I thought what I lacked was love.
I loved my parents with everything that I was when I was a boy, and I was loved back, and even when I lost them so brutally, even *then* I knew I hadn't lost their love. It was the warmth of their love that bonded me to sanity, even in the darkest hours. My anger and pain, as great as they both were, could be enough to never overcome the legacy that was their love.
And I had Alfred, too, the self-proclaimed watchman of my life, my keeper, my friend. Except for a genuine tie of blood, he has all but been my father and my brother my entire life; he is what I think of when I hear the word 'family'. He has been my overseer and the guardian of my life's secrets, the holder of my cowl. So much more than my friend that the word seems smaller than it should be when I apply it to him.
There were others, too, in small ways and great, fleeting acquaintances and long-standing confidants both who entered into my life and reminded me what it was to be alive. So it couldn't have been love that I lacked.
I thought perhaps it was friendship.
I - as myself and as Batman - have known the greatest friends that a man could want. I have been given respect and space and guidance, help and hope and protection. I have had my gloved hand clasped in camaraderie and in trust. I have sat across from my friend in a small space, cloaked by a persona that should by rights mark me and set me apart from all others, and have still shared the quiet of a small moment, and known that it was greater in ways that neither of us could possibly fathom, and that it was enough. It has been my privilege to have been given the friendship that I have so richly enjoyed.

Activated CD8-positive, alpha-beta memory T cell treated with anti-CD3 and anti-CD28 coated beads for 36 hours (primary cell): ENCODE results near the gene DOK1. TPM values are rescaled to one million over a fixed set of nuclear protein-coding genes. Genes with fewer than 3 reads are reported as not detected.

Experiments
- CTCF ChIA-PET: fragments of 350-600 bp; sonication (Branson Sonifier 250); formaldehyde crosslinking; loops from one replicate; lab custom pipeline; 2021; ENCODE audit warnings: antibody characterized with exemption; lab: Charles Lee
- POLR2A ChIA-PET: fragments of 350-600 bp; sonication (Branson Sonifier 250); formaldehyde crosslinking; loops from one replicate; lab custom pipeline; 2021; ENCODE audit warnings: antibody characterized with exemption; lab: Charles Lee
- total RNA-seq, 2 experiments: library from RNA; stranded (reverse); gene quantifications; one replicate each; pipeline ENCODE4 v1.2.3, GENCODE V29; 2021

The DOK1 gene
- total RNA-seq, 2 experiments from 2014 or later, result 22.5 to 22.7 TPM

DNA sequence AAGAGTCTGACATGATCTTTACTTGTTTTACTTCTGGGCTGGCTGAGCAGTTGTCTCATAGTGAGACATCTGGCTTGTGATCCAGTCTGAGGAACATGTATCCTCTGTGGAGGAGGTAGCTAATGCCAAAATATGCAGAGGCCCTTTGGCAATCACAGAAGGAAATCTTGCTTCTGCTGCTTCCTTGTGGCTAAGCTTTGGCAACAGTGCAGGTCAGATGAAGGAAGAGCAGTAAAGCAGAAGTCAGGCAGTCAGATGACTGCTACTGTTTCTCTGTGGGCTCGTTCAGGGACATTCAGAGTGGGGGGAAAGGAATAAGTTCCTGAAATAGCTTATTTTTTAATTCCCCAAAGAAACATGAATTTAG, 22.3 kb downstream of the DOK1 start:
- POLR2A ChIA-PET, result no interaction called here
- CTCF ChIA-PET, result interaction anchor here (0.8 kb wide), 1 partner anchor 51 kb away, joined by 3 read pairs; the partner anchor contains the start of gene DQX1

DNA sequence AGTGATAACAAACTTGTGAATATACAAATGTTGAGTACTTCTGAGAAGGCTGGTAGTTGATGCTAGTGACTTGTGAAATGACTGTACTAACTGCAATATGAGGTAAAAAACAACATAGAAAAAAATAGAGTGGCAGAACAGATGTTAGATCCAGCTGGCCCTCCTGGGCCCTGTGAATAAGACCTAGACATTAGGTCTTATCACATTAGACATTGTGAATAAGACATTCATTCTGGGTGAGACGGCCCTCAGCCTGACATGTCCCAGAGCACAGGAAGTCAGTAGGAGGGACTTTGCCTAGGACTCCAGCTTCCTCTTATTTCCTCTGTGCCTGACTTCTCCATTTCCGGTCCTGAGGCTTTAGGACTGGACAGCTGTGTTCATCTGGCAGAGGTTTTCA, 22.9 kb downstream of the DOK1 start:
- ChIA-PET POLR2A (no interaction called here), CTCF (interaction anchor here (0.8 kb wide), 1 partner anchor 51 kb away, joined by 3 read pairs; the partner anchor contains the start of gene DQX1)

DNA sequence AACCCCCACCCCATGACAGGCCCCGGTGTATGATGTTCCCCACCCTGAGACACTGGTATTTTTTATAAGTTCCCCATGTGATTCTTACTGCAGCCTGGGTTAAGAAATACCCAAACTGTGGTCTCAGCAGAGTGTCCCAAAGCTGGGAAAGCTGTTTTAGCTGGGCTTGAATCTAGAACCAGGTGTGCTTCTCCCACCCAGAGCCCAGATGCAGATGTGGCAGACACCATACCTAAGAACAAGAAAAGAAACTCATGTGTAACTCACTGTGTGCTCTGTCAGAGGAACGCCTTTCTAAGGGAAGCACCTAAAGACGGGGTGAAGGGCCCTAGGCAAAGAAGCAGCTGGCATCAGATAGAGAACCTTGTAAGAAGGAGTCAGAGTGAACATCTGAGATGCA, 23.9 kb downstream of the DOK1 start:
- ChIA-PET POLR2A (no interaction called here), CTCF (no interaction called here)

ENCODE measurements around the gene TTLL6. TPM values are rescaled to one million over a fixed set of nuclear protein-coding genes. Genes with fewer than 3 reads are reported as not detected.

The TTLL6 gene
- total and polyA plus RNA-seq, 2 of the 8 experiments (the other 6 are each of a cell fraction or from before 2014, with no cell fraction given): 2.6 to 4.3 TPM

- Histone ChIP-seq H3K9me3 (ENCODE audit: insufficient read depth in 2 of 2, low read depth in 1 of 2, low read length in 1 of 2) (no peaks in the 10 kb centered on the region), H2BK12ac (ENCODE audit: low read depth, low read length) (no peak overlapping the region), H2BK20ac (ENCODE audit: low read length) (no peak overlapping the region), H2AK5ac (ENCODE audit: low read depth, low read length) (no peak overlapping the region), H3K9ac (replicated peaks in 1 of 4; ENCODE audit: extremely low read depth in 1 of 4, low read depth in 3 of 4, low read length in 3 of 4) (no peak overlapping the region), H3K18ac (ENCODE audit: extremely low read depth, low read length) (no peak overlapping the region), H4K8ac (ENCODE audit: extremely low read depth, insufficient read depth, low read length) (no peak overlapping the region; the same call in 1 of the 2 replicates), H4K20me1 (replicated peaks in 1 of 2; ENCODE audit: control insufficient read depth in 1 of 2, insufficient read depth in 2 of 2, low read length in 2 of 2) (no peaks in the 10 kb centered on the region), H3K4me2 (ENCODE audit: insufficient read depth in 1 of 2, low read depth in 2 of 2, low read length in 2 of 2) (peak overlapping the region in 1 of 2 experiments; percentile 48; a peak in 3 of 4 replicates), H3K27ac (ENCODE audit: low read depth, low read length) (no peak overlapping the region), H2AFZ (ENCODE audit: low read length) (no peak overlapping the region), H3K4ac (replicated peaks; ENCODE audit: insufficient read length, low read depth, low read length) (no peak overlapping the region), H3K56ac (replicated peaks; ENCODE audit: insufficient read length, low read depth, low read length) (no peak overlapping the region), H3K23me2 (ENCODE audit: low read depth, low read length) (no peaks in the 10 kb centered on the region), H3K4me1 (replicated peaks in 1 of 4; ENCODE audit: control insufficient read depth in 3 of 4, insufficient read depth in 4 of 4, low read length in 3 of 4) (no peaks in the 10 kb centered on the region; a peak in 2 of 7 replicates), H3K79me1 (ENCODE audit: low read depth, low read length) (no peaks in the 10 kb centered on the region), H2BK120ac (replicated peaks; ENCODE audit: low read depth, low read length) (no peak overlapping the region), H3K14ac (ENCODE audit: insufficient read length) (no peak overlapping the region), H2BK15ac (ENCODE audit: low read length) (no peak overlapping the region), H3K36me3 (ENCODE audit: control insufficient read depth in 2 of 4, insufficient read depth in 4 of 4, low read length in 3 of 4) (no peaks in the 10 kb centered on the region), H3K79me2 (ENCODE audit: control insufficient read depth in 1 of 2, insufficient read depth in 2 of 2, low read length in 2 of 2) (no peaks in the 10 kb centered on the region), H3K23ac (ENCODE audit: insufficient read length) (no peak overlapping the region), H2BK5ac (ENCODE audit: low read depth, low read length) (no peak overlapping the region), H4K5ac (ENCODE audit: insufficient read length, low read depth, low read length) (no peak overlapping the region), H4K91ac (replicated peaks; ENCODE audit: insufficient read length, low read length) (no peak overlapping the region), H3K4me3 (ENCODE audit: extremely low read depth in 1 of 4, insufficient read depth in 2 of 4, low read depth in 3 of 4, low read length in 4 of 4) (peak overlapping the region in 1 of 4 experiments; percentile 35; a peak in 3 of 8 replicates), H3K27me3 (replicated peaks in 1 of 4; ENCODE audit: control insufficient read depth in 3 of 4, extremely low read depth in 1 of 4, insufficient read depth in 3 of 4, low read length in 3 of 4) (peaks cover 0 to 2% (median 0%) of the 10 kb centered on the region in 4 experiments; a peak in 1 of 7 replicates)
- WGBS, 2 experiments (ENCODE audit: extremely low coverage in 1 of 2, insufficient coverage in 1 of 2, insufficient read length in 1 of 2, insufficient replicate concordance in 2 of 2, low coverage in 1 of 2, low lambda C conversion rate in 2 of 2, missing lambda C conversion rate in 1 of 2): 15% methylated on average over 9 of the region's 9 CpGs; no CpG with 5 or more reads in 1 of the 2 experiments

It might have been need.
I, who had everything that anyone should have wanted for in life, have known loss, and have borne it, and have survived. I have lived with a gaping hole in my centre, but I have *lived*. I have understood privilege, and respected it - it taught me to give, it taught me to be humble, it taught me to be smarter than anyone could ever suspect, and quieter than anyone could ever notice. It gave me a persona to hide my good works, and it taught me that the works themselves were the import, not the recognition they engendered. Most importantly, it taught me to recognize need in others who would or could not speak of it, and it taught me to give to those people not charity, but compassion.
It should have been happiness.
I have known joy, you see; at times, I thought that I bore a mark that denied it to me, but that was never the case. At times, I denied it to myself, but it was always there, hiding as satisfaction, as self-respect, as empathy. When you are afraid of joy, you run from even the slightest hint of it, and that's what I did; but still, it sneaked up on me, and surprised me, and delighted me. No matter what anyone might believe, it *is* possible to have it all - once you can discover what 'all' is.
It could have been hope.
When it was ripped from my hands, I gave hope to myself - put one foot in front of the other even when I probably shouldn't have. I convinced myself that it was the fundamental goodness of humanity that was being covered up by the evil of a chosen few, not the other way around. I decided to make it my business to be part of the future, instead of living in the past. I knew that the solution could be at hand, if I wanted it enough, if I tried.